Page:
Those who can, do. Those who can't, have roommates.

Flashback to 1971 and the bright college days of this future IT pilot fish, who needs to take a computer programming course as a requirement for graduation.

"Our final assignment was to write a program to make change for a purchase from a $5 bill," says fish, "and then put it on IBM punch cards to run on the new room-size mainframe, which was rumored to cost hundreds of dollars per hour to run.

"So we were admonished to keep our programs as short as possible. Problem was, I had no idea how to write the program, so I asked my roommate for assistance."

Roommate laughs at how simple the project is, then writes out the instructions in a matter of minutes and quickly creates the deck of punch cards.

Fish turns in the deck and prepares for graduation. But not long after, he's called into the dean's office. There, fish is met by the dean, the head of the computer system, and his advisor -- and no one is happy.

It seems the program fish submitted had an endless loop, and ran for something like five minutes -- at a great cost to the university -- before the computer operator shut it down.

"The dean assumed I had done this deliberately and threatened to expel me from the university," fish says. "The head of the computer system wanted to sue me for the computer time. My adviser requested that the course instructor be asked his opinion."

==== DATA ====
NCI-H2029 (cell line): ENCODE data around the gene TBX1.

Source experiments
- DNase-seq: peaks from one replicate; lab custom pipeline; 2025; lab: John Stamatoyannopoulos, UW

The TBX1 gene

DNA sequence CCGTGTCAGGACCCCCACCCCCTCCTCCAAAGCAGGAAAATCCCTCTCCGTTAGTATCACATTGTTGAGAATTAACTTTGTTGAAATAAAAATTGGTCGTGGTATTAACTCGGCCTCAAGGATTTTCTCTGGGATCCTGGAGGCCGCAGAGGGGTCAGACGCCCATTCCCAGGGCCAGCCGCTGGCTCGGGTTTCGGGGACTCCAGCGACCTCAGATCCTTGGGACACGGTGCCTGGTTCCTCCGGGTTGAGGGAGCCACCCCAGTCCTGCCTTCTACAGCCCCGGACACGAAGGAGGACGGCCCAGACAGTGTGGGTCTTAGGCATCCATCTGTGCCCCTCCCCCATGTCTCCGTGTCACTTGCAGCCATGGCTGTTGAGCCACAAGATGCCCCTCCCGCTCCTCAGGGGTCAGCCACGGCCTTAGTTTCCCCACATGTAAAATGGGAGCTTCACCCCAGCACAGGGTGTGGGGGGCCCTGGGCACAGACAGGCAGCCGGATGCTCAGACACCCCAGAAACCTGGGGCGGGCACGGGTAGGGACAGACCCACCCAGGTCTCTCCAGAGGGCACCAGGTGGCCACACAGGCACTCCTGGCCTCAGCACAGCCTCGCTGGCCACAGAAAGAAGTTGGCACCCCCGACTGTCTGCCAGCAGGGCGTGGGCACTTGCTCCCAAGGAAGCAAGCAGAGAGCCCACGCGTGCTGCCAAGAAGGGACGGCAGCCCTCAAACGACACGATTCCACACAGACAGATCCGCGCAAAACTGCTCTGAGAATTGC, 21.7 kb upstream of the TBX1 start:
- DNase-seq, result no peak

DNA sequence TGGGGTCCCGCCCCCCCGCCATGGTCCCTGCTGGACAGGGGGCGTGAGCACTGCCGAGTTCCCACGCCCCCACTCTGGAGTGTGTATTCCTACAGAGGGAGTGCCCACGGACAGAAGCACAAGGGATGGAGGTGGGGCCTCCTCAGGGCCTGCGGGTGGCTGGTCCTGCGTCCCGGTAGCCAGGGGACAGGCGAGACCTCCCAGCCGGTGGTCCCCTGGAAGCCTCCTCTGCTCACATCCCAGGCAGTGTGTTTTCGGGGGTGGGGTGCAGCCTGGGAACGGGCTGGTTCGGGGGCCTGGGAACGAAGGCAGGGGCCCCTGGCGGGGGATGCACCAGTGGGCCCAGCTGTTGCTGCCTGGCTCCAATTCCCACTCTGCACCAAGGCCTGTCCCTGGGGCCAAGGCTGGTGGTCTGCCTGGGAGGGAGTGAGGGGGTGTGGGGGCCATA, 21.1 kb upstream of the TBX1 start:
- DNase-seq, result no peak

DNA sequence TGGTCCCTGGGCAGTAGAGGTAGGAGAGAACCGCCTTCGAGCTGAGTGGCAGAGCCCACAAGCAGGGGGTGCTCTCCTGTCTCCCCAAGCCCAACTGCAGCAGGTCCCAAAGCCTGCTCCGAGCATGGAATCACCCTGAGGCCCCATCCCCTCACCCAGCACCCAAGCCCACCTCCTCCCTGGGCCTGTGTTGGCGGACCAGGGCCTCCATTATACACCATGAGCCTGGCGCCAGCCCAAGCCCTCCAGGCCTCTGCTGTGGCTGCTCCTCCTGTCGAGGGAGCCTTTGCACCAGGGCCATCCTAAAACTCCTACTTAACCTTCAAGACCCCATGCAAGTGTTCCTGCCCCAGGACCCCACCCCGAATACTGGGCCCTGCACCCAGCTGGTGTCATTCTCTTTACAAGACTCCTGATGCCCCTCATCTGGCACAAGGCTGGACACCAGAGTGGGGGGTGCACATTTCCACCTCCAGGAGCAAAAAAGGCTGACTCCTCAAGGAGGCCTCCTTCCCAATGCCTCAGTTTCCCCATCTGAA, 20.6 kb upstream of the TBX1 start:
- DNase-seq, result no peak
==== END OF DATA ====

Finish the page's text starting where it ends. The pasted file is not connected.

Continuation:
And so fish's computer programming instructor is summoned, the situation explained and his opinion asked.

And it isn't pretty. Instructor tells the group that, in his opinion, fish is incapable of properly writing the program, let alone deliberately putting in an endless loop.

Then he scolds the head of the computer system for allowing the program to run for more than the few seconds it should have taken, and suggests the computer operator on duty at the time be fired.

"Although it was embarrassing, I was off the hook," says relieved fish. "The instructor gave me a C-minus in the class so I could graduate, but there were two conditions attached: First, that I never tell anyone I took a class from him. And second, that I stay away from computers!"

Sharky won't tell anyone who sent your true tale of IT life. So email your story to me at sharky@computerworld.com. You'll score a sharp Shark shirt if I use it. Comment on today's tale at Sharky's Google+ community, and read thousands of great old tales in the Sharkives.

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